TKG Principles
  • CONSTRUCTIVISM: teachers and parents support relevant learning & creativity
  • WHOLE CHILD + FAMILY: cognitive, physical and social/emotional health is valued – families & caregivers are our partners
  • BRAIN SCIENCE: we are sensory learners with existing neural pathways and we can help develop and practice positive learning experiences
  • CAPACITY BUILDING: nurturing creative thinkers who are encouraged to solve problems that serve our community
  • COOPERATIVE LEARNING: small groups, low ratios, mixed ages
Parent Teacher Info
Parent Teacher Toolbox

PT this week: Alice will be supporting our classroom on Thursday this week!

Self-care Opportunity-Wed Oct 7 (all day): Riviera Nails Day (and earn credit toward your tuition). Enjoy some quiet time and earn a percentage of the day’s sales. Be sure to turn your receipt in to the yellow envelope on the Green Monster (aka Info Board)

Parent Support Group: Wed Oct 14, 9:30am: Get some support on your parenting journey. Facilitated by Renee Dokmanovich, certified ECHO Instructor. Location provided upon

rsvp to Renee.

Seminar with Dr. Joseph Lee (begins Oct 14): Click here for more information on this upcoming workshop on the Principles & Practices of Mental Healthiness.

PT RESOURCE: When It Looks Like They Are Just Playing
When it comes to brain development, time in the classroom may be less important than time on the playground. It is those experiences that change the prefrontal cortex during childhood to help wire up the brain’s executive control center, which has a critical role in regulating emotions, making plans and solving problems, Play is what prepares a young brain for life, love and even schoolwork. READ MORE…
Admin Announcements
From the TKG Office

Yogurtland % Night, Tue Oct 6 4-7pm: Stop by between these hours to earn $ toward your tuition. Families who participate and submit receipts (yellow folder on the Green Monster) will share in a part of the earnings.

Admin Office Hours, Thrs 9:00am @ TKG: stop by with any operational, PT, bookkeeping, etc questions!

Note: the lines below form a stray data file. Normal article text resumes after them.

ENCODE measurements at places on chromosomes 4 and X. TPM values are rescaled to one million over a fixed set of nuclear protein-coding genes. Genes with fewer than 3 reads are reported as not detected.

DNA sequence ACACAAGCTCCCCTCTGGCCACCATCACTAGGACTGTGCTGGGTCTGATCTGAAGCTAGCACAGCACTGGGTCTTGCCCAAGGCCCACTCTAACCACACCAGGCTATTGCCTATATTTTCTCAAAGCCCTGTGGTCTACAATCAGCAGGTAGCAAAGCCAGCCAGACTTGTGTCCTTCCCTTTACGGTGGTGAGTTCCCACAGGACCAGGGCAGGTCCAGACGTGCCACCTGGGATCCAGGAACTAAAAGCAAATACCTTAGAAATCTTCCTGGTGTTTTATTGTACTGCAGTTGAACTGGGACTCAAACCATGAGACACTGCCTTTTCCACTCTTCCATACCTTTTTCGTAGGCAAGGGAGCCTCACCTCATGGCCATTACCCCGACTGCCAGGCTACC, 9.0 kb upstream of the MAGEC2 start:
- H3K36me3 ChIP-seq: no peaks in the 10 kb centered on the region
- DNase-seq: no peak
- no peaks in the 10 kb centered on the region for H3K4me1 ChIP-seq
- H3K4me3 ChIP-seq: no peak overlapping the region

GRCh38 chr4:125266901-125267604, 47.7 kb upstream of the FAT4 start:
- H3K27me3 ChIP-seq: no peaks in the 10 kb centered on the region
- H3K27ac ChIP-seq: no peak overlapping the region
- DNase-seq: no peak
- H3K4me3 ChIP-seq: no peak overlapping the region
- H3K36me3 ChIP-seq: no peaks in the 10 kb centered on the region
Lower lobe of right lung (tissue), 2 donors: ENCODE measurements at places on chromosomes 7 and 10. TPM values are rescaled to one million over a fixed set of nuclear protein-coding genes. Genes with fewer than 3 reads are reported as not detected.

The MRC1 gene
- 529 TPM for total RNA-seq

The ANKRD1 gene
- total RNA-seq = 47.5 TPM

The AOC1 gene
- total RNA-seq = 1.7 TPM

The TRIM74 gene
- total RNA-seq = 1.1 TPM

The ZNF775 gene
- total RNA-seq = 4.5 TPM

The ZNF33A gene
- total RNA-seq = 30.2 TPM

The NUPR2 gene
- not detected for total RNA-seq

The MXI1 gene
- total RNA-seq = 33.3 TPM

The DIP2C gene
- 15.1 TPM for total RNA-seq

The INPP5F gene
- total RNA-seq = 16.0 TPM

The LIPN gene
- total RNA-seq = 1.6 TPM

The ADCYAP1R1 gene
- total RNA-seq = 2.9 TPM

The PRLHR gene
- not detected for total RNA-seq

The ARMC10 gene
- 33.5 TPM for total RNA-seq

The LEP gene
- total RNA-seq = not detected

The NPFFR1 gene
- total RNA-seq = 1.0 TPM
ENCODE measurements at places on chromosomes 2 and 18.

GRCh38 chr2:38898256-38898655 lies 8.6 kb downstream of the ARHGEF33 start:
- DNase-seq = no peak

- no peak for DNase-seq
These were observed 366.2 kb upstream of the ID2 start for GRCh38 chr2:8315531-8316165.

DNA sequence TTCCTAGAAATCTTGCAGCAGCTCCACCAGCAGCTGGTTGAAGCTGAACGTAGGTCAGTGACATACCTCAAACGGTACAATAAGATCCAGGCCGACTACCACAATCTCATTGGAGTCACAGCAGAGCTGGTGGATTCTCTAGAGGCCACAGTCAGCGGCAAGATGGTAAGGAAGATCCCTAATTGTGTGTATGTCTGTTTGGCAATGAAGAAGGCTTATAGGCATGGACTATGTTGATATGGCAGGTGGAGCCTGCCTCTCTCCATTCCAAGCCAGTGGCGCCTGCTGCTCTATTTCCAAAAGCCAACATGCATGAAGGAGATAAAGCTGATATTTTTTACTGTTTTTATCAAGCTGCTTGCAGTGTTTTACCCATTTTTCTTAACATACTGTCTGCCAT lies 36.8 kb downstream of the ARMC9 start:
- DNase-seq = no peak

Handyman Day, Sat Oct 10: Have any hours to make up? Stop by and join the handy party. Contact Trish

The Four Agreements
1. Be Impeccable with your Word
2. Don’t Take Anything Personally
3. Don’t Make Assumptions
4. Always Do Your Best
Resource Of The Week – Capacity Building

Is It Really Self-control: A Critical Analysis of the “Marshmallow Test”

Who hasn’t heard of the Marshmallow Test?! One of the researchers we follow, Angela Duckworth(Duckworth Lab, University of Pennsylvania) writes about why scientists should avoid the immediate gratification of reporting ‘”findings” without a complete analysis of all the variables. We hope to encourage the spirit of analysis for our students and community by offering provocations and engaging in the learning that may reveal itself as questions and dialogue are had. If you want to learn more about Duckworth’s studies on grit, click here.
*   *   *

By Angela Duckworth (University of Pennsylvania)

Marshmallows are everywhere. From the Vanguard newsletter to Sesame Street to the Colbert Report, direct references to the “marshmallow test” suggest this simple task, invented by Walter Mischel and his colleagues a half-century ago to assess delay of gratification in preschoolers, has captured popular interest (Mischel, Ebbesen, & Zeiss, 1972; Mischel & Metzner, 1962).

The challenge of managing impulses when what’s good for us in the long run conflicts with what feels good right now is hardly new. Virtually every philosophical and religious thinker has opined on self-control and its importance to both virtue and worldly success. READ MORE @Connections

Capacity Building - Deeper Analysis vs Instant Gratification of Reporting Results Prematurely